If you are like 70% of Americans, you use social media. Depending on your age, you probably use Facebook, Twitter, Snapchat and/or Instagram every day, or maybe you dabble in a little YouTube, LinkedIn, or Pinterest. Whatever platforms you use, by now you know that data breaches happen and that your privacy isn’t always as respected as you might have hoped. It’s a compromise we all make when we use social media, or any online platform, really.

The insurance companies understand this compromise, and will attempt to use it to their advantage whenever they can. If, for example, you filed an insurance claim for a house fire, your insurance company can request your Facebook logs to see if you were home when the fire happened. If you were in a car crash, your insurer can request your text and phone records to see if you were distracted while you were driving. If you were supposed to undergo medical treatments with a doctor, but posted pictures a wild weekend skiing on your Instagram, you could be denied Disability or workers’ compensation. In short, if your phone shows that you were somewhere you should not have been, or doing something you should not have been doing, your insurance claim can be denied.

Social media investigations don’t discriminate between what’s relevant and what’s not

When an insurance company requests access to phone records or social media accounts, policyholders are faced with a tough choice: either surrender everything and risk having personal information revealed, or deny access and risk a claim denial for failure to cooperate. As almost every single insurance policy includes a cooperation clause of some kind (much like every state has an “implied consent” standard for driving), most policyholders don’t really have much of a choice at all.

Cooperating, however, can be a true breach of your privacy because these “data dumps” look at everything, including irrelevant information. It is an unintended side effect for two reasons. First, social media platforms like Facebook record everything, whether you want them to or not. Second, there is no way to extract relevant information without also extracting irrelevant, personal, and private information during most forensic examinations. Suddenly, the Tik Tok videos you made when you were supposed to be at work, the “special” photos you took to share with your partner, and the text messages between you and a parent about a health concern are fair game. The insurance companies will want to comb through all of them in hopes of finding something that shows you were at fault or dishonest in some way.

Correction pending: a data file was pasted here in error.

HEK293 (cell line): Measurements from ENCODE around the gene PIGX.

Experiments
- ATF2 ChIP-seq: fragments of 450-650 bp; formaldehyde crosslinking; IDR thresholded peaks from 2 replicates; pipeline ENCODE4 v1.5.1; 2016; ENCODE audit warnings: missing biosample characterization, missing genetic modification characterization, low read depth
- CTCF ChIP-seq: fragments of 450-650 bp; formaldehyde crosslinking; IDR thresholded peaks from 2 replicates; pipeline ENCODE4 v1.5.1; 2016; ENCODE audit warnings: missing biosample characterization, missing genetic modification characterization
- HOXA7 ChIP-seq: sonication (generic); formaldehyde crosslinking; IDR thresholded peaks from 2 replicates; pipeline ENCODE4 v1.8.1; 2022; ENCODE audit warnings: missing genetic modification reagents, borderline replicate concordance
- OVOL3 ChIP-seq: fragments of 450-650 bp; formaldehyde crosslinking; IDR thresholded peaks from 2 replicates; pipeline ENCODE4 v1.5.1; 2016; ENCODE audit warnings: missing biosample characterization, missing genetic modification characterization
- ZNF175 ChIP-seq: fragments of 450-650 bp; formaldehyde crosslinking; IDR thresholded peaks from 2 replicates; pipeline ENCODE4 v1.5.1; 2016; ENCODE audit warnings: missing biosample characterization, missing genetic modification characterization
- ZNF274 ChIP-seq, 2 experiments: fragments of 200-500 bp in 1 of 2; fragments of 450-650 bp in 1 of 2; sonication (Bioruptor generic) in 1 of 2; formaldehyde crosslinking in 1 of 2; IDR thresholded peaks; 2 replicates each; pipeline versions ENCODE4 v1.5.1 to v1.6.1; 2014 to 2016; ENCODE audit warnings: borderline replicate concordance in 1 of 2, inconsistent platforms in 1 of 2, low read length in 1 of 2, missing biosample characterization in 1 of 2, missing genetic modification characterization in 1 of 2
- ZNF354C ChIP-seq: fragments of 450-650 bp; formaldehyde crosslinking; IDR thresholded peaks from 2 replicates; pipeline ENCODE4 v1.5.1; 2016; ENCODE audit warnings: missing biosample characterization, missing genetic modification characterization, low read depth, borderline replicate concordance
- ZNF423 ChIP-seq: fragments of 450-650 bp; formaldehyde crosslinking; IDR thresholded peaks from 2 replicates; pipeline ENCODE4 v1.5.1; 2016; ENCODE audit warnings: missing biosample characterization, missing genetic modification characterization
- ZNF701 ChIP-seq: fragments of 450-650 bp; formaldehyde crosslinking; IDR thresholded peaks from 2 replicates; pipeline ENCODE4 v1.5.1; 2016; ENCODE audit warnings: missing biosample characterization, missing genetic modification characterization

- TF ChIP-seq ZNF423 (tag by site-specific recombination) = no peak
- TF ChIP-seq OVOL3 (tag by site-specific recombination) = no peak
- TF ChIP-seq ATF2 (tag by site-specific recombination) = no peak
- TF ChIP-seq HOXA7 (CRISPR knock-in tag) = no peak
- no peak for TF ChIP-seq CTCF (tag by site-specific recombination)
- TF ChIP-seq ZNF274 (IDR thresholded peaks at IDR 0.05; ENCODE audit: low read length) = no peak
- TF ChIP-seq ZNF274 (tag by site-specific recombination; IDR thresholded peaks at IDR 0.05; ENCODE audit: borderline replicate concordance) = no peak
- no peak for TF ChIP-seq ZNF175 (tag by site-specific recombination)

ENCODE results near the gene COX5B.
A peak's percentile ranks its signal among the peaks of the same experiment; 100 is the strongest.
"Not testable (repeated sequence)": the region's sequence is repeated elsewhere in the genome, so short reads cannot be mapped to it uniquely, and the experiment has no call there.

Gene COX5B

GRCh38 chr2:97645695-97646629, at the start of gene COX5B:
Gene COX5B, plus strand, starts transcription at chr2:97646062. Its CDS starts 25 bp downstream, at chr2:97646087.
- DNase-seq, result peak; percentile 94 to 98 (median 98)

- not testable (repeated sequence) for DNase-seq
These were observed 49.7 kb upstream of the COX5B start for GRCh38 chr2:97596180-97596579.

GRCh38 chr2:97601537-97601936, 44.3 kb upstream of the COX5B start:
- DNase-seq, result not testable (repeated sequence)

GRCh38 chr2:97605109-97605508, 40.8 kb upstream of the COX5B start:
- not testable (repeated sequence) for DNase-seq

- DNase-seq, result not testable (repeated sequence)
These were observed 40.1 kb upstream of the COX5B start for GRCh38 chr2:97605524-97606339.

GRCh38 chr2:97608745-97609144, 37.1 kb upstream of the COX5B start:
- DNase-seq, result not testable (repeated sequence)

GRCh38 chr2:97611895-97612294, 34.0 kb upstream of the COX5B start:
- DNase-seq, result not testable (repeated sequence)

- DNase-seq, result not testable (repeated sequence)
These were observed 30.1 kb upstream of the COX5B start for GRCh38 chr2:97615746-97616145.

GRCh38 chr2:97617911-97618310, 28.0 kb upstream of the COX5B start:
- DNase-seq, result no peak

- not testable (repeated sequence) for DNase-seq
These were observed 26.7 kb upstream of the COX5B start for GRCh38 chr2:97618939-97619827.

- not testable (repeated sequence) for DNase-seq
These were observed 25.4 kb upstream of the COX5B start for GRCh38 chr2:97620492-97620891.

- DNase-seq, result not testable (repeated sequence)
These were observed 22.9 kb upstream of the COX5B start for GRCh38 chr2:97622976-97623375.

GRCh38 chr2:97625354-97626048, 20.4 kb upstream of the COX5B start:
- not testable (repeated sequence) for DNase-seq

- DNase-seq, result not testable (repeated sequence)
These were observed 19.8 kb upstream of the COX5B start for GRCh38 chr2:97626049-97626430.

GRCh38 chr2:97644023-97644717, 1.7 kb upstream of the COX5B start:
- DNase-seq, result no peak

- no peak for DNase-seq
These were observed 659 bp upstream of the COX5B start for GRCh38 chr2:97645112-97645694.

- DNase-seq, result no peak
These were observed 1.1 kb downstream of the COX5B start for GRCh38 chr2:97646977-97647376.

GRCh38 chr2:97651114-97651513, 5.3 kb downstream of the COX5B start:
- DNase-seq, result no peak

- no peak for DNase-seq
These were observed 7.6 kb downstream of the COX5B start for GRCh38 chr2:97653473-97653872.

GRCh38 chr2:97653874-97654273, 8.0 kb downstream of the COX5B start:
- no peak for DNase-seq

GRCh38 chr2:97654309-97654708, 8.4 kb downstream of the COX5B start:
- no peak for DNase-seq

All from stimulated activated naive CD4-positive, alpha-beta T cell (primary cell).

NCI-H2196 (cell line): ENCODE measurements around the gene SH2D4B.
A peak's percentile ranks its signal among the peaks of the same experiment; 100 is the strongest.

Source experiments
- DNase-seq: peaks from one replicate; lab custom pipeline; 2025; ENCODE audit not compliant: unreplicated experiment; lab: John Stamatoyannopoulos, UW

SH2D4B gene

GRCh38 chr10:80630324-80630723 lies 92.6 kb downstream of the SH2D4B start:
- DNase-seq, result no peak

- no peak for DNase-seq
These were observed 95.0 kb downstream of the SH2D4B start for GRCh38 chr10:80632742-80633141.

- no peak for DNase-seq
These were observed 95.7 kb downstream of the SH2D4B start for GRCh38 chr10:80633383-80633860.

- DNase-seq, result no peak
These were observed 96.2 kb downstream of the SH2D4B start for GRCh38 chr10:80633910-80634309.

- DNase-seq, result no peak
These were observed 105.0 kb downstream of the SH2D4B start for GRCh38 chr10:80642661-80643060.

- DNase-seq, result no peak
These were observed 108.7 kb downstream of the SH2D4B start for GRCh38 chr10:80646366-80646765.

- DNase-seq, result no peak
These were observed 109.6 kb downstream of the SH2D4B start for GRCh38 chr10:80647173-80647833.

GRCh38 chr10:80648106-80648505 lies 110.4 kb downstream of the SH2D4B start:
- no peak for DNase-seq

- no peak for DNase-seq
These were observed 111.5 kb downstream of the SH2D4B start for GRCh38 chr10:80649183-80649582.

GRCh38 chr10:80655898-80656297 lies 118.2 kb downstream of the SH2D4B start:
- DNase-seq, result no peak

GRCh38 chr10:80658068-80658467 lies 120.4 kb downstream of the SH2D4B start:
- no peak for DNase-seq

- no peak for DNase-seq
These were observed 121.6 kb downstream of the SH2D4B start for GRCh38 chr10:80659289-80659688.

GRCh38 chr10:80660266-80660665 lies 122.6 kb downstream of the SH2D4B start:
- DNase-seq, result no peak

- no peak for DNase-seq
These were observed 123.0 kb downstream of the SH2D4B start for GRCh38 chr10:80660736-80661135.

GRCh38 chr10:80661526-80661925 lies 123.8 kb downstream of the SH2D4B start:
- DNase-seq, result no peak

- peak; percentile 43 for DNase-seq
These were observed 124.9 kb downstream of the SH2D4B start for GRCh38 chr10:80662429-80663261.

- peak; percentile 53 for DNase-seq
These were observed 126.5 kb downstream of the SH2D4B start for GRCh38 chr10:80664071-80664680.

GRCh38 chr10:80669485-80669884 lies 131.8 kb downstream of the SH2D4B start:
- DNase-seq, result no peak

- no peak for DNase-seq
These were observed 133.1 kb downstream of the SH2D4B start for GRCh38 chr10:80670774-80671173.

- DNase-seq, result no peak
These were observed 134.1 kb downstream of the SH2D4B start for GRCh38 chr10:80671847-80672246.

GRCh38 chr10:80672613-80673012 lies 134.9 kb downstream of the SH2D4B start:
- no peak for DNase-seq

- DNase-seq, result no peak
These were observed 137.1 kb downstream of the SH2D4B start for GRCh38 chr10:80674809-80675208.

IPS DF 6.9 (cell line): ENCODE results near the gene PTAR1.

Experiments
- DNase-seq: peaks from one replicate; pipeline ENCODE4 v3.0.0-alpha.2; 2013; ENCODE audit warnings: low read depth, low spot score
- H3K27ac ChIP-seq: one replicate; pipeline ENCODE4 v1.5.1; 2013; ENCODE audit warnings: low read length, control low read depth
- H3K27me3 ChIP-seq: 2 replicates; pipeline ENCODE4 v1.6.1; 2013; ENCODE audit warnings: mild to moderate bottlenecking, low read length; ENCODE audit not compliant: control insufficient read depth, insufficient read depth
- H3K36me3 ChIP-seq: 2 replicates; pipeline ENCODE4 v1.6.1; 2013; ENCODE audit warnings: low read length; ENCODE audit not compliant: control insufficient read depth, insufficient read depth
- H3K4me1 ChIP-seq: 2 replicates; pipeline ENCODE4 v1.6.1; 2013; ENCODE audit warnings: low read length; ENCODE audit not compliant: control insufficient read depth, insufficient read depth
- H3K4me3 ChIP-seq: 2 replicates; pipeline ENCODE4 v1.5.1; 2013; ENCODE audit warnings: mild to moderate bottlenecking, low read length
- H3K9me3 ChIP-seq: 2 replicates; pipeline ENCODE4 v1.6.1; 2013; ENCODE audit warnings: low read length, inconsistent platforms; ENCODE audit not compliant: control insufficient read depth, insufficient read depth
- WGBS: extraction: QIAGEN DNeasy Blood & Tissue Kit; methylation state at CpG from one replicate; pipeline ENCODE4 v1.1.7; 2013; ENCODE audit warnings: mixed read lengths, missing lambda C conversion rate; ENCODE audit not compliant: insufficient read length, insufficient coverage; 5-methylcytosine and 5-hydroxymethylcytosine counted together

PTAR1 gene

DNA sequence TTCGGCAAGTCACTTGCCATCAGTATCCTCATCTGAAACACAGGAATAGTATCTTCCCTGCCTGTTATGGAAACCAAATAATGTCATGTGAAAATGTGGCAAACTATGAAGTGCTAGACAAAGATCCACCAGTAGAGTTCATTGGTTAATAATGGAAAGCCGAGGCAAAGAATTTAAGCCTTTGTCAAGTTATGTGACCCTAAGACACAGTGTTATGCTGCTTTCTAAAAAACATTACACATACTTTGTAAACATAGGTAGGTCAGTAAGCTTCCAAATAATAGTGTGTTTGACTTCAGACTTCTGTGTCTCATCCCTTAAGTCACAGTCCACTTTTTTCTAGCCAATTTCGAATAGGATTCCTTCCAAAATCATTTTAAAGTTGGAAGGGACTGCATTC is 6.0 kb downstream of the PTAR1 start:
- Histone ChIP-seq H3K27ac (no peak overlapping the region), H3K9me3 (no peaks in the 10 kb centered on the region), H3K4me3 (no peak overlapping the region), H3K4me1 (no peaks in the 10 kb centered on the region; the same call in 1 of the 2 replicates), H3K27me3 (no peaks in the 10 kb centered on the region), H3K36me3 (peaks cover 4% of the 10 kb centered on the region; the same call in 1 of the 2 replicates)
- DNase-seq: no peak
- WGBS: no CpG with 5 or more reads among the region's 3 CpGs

Like it or not, the chances are good that every bit of your life will end up in the hands of the insurance company if you make a claim. The good news is, you still have the law on your side, even if it doesn’t seem like you do.

Examples of the courts siding with insureds

No matter what type of claim you have submitted, or how information is extracted, your insurance company can only request and review relevant data, as a recent piece for the American Bar Association (ABA) points out. The author cites two examples of lawsuits involving State Farm:

  1. Chavis v. State Farm Fire & Casualty Co. In this case, the North Carolina Supreme Court rules that insurers do not have an “unlimited right to roam at will through all of the insureds’ . . . records without the restriction of reasonableness and specificity. Such an obligation would subject an insured to endless document production . . . as the insurer fished for evidence on which to build [its] defense.”
  2. Tran v. State Farm Fire & Casualty Co. This time, the Washington Supreme Court ruled “an insurance company should not have license to burden an insured with demands for items that are immaterial.”

In layman’s terms, insurance companies must specify what relevant information they need. If the insurer is not specific, or does not prove why such data is relevant, its request for that data could be denied.

How can insureds protect themselves and their privacy?

It never hurts to ask if there’s a “less intrusive” way for your insurance company to get access to the data it needs. This can protect (some) of your privacy while ensuring that you comply with your cooperation clause. The ABA also recommends that insureds propose a protocol in response to data requests that addresses:

  • “The independent examiner performing the inspection
  • The gathering of the information by the examiner that is responsive to the insurer’s request
  • A procedure allowing the insured to review the information obtained for privilege and relevance to the claim and then prepare a privilege log describing any information to which the insured objects to disclosing and the basis for the objection
  • A mechanism for resolving any disputes over information identified on the privilege log via a court or other third party.”

State and federal courts, the ABA states, have adopted and accepted these types of protocols. It is in your best interest to have your lawyer draft something up that can protect you, too, before submitting to a forensic investigation.

Americans like to believe they have a “right” to privacy, and the courts and state legislatures are starting to move in that direction – but legally, your privacy is an illusion. This is why we advise clients not to post about their lawsuits or their injuries online; you never know what could be subpoenaed for discovery in a case. Larson Law Firm, P.C. understands your rights, and can help you with your insurance claim. Contact us in Minot or Bismarck by calling 701-484-4878 or filling out our contact form.

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